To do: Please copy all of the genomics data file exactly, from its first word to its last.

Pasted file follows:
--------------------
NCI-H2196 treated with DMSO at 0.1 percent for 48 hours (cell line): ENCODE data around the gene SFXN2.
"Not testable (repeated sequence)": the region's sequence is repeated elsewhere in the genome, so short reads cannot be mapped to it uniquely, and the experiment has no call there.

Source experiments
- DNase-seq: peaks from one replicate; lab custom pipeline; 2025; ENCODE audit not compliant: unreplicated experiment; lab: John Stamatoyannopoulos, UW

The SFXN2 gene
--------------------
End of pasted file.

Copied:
NCI-H2196 treated with DMSO at 0.1 percent for 48 hours (cell line): ENCODE data around the gene SFXN2.
"Not testable (repeated sequence)": the region's sequence is repeated elsewhere in the genome, so short reads cannot be mapped to it uniquely, and the experiment has no call there.

Source experiments
- DNase-seq: peaks from one replicate; lab custom pipeline; 2025; ENCODE audit not compliant: unreplicated experiment; lab: John Stamatoyannopoulos, UW

The SFXN2 gene